3 reskilling mistakes that will hinder employee development

How to avoid the skills pitfalls that hold career development back

Avatar photo
By Nicole Schreiber-Shearer, Future of Work Specialist at Gloat

It’s no secret that skills are under a spotlight. Building critical competencies ranks number one on HR’s list of priorities for the coming year. As knowledge gaps widen and a global labor shortage threatens to slow output levels to a halt, most executives recognize that their organization’s future success hinges on their ability to craft an impactful skills strategy.

Yet, developing a robust reskilling initiative is far from simple. Employee development isn’t a one-size-fits-all process; instead, training must align with each team member’s background and aspirations, as well as your business’s needs.

Since juggling these disparate priorities is challenging, even some of the most comprehensive reskilling schemes end up missing the mark. Rather than relying on the same set of training materials and development practices, leaders must embrace new skill-building frameworks underpinned by disruptive technology to launch reskilling initiatives that get results.

What is reskilling and why does it matter now?

While upskilling and reskilling are often used interchangeably, the terms don’t mean the same thing. Upskilling is about enabling employees to accelerate their progression up traditional career paths, while reskilling is for workers who are interested in switching lanes. The goal is to empower people to answer the question, “What skills do I need to transition from one department to another?”

The best skill-building initiatives provide both upskilling and reskilling opportunities so employees can take advantage of learning and development strategies that align with their career goals. However, reskilling is going to be particularly important now that an economic downturn is on the horizon.

Market uncertainty puts business priorities in flux; some employees may feel overstretched while their colleagues in other departments suddenly have more capacity since projects they were working on are now on hold. The right reskilling scheme will create opportunities for these employees to develop new competencies so they can continue to serve their organization, even as markets shift and business needs change.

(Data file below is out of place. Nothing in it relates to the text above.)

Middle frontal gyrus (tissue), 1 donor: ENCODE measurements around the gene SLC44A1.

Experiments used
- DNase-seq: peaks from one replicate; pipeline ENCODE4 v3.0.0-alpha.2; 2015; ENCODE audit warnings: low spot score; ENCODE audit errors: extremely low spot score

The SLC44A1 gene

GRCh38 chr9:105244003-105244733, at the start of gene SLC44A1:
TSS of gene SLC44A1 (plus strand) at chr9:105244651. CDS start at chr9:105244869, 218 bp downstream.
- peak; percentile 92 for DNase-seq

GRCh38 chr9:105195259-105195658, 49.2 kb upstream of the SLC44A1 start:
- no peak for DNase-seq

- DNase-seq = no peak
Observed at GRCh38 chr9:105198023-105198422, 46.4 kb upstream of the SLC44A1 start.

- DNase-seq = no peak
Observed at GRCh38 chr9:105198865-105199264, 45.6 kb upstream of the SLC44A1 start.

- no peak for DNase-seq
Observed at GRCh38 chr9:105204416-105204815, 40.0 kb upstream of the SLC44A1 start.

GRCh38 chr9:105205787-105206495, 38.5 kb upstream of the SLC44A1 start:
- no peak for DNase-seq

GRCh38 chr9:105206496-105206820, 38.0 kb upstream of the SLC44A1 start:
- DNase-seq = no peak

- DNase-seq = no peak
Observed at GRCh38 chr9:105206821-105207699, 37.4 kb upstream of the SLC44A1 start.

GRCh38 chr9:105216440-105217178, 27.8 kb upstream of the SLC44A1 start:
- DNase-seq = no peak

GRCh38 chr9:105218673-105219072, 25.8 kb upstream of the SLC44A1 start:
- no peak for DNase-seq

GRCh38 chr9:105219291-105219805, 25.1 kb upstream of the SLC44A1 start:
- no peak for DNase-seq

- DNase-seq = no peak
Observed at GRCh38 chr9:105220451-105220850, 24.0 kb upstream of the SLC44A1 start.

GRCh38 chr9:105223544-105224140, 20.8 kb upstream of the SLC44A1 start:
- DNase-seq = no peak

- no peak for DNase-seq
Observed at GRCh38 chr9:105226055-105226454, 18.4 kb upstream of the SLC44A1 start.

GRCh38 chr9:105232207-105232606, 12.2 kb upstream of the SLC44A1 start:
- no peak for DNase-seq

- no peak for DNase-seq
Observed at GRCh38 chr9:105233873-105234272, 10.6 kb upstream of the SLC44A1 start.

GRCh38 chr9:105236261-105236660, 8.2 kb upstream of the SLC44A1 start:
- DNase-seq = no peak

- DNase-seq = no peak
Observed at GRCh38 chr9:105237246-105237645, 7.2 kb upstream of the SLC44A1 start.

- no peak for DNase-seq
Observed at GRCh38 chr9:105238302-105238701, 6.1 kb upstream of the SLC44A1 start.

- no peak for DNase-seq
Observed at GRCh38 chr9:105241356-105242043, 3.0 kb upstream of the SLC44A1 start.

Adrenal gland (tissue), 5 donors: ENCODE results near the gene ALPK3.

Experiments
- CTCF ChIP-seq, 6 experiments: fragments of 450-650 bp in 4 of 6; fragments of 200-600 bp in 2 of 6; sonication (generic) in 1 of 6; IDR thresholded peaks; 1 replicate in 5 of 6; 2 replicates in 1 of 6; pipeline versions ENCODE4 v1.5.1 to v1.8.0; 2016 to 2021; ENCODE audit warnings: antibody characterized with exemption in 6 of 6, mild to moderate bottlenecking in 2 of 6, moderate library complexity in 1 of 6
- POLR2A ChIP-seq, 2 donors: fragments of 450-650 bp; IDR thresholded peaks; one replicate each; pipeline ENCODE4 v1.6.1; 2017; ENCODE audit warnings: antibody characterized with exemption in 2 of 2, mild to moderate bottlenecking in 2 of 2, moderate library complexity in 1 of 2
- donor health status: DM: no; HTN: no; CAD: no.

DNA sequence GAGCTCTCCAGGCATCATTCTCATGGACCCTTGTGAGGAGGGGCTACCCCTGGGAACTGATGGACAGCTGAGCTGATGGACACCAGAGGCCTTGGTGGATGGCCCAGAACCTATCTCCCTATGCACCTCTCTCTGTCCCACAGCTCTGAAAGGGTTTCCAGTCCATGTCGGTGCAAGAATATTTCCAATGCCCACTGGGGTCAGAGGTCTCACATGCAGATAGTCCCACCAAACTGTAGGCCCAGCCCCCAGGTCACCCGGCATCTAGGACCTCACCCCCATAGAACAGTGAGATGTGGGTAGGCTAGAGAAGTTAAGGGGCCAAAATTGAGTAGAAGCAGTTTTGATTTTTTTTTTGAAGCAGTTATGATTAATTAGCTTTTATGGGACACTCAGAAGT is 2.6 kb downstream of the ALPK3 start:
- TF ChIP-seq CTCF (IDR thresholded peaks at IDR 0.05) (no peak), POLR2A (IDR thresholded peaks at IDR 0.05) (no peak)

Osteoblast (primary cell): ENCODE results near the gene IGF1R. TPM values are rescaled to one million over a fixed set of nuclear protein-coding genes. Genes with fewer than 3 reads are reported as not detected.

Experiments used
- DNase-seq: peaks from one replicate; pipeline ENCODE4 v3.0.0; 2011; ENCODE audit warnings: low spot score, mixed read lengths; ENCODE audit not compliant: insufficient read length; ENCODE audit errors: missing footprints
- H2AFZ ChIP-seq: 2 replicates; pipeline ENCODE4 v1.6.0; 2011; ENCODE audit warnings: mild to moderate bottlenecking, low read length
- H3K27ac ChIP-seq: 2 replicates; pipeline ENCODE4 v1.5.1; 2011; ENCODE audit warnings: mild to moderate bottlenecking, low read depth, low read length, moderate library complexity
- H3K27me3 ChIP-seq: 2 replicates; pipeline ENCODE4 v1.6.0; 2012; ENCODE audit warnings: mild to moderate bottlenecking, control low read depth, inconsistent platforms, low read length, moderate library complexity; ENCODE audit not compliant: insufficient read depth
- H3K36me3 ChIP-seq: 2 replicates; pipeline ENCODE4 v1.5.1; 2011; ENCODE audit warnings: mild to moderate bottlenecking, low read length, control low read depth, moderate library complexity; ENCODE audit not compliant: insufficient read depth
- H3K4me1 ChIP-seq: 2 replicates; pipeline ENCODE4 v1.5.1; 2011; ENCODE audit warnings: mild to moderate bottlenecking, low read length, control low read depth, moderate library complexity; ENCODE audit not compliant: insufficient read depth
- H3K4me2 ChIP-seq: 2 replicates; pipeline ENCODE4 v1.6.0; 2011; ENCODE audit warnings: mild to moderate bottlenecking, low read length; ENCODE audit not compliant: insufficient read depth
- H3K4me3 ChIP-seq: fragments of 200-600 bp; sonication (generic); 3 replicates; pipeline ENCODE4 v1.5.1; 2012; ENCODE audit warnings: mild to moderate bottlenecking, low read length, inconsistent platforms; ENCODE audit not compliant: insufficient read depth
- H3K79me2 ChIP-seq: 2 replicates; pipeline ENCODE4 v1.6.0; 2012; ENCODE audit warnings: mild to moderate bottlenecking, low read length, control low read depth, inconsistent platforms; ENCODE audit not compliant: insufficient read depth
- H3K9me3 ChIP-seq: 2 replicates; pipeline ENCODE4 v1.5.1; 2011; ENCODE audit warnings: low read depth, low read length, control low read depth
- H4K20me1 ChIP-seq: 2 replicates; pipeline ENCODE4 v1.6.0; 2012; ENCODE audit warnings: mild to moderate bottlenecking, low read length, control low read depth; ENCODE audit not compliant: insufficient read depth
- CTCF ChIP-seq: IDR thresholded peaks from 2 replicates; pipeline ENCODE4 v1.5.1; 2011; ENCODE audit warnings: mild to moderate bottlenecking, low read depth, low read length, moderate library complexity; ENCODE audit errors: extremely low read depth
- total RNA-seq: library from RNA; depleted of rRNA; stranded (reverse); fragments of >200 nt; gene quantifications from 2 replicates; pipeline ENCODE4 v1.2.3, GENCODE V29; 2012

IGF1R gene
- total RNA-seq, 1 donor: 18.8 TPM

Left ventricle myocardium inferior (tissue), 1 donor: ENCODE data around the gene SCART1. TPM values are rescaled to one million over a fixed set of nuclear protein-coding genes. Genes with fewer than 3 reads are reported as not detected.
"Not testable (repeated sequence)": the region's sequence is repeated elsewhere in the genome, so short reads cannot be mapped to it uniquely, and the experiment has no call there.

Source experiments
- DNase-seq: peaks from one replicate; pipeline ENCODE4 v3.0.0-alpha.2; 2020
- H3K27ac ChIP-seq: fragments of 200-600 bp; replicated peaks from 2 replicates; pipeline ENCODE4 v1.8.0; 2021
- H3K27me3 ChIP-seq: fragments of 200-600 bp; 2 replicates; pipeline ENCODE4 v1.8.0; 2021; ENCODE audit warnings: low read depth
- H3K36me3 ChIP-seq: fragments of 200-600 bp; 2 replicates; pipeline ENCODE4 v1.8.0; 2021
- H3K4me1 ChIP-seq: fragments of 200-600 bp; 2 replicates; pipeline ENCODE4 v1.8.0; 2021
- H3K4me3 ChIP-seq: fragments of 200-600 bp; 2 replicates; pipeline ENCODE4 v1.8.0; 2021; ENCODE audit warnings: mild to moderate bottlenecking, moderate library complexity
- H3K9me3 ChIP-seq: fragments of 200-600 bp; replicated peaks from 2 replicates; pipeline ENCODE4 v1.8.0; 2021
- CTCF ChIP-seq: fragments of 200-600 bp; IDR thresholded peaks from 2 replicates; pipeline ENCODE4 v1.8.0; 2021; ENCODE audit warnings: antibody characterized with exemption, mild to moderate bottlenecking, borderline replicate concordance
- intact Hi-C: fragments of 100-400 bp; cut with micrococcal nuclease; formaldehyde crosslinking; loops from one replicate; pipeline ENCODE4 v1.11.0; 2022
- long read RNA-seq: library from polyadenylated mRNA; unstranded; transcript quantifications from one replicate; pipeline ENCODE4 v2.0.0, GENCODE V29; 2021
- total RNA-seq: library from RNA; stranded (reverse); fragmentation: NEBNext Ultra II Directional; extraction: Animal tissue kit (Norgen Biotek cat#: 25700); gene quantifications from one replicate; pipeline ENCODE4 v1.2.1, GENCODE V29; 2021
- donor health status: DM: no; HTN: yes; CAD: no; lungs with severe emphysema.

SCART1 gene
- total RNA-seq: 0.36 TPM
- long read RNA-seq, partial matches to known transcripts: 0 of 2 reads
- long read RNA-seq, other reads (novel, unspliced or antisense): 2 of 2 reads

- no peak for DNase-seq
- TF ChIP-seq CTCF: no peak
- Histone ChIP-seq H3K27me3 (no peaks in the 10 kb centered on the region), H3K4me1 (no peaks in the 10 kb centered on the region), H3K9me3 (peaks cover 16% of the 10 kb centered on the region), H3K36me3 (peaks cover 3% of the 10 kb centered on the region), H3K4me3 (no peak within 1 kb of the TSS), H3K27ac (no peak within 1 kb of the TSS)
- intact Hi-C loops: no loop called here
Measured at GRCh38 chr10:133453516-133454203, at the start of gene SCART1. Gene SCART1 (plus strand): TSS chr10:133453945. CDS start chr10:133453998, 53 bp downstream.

The benefits of reskilling during an economic downturn

Traditionally, employee development and training resources have been slashed during periods of market uncertainty. This strategy often proves dangerous in the long run, as companies won’t have the skills they need to kick their post-recession recovery strategy into overdrive.

Many businesses experienced this exact challenge in the aftermath of the Great Recession in 2009. During the financial crisis, training budgets were reduced and overall efforts to enhance the employee value proposition took a hit at most organizations. Once the market began to rebound, these businesses struggled to attract and engage the talent they needed to turn things around.

Rather than struggling to rebuild talent pools from the ground up, a comprehensive reskilling initiative ensures that your workforce has critical competencies, even as business needs shift. The most impactful strategies don’t approach skills as an inventory challenge; instead, these initiatives are underpinned by an agile approach that recognizes that enterprise-wide priorities and employee aspirations will continue to change over time.

3 reskilling mistakes leaders need to avoid

Here are a few skill-building hurdles to watch out for (and tips on what you should do instead):

#1. Leaving out experiential learning

Even the most compelling L&D curriculum won’t be enough for employees to fully master new concepts. If you want to empower your people to shift gears and learn new competencies, this content needs to be paired with hands-on experiences like projects and gigs.

Experiential learning gives employees the chance to put their lessons into practice and develop the confidence needed to take ownership of related tasks. Many leaders are leveraging workforce agility platforms to match employees to hands-on opportunities that align with their career ambitions and the skills they wish to hone.

#2. Losing sight of your business needs

While it’s never a good idea to have your people build skills that aren’t relevant to your business, during an economic downturn it’s downright irresponsible. Employees should be learning competencies that are in high demand to strengthen their contribution to the future of the company.

Consequently, the best reskilling strategies must align enterprise-wide objectives with personal goals. This is where career pathing emerges as an essential tool. Employees can explore new directions that their careers can take and even identify skill-building opportunities that will help them bridge crucial knowledge gaps.

#3. Limiting the size and scope

There’s no doubt that reskilling will be more of a priority for employees whose projects and tasks have been put on hold. But that doesn’t mean that learning and training opportunities should only be available to certain segments of your workforce.

Rather than restricting the scope of your skill-building opportunities, take advantage of a workforce agility platform to empower everyone to get involved. The technology democratizes access to opportunities and ensures your entire workforce has an equal chance to participate in projects, gigs, mentoring, and shadowing.

While the impending economic downturn will cause leaders to shift gears, the focus on skills is going to remain a constant in the new world of work.

Gloat live On-Demand: 2 Days, 13 Sessions, 20 World Renowned Business Leaders

Watch now →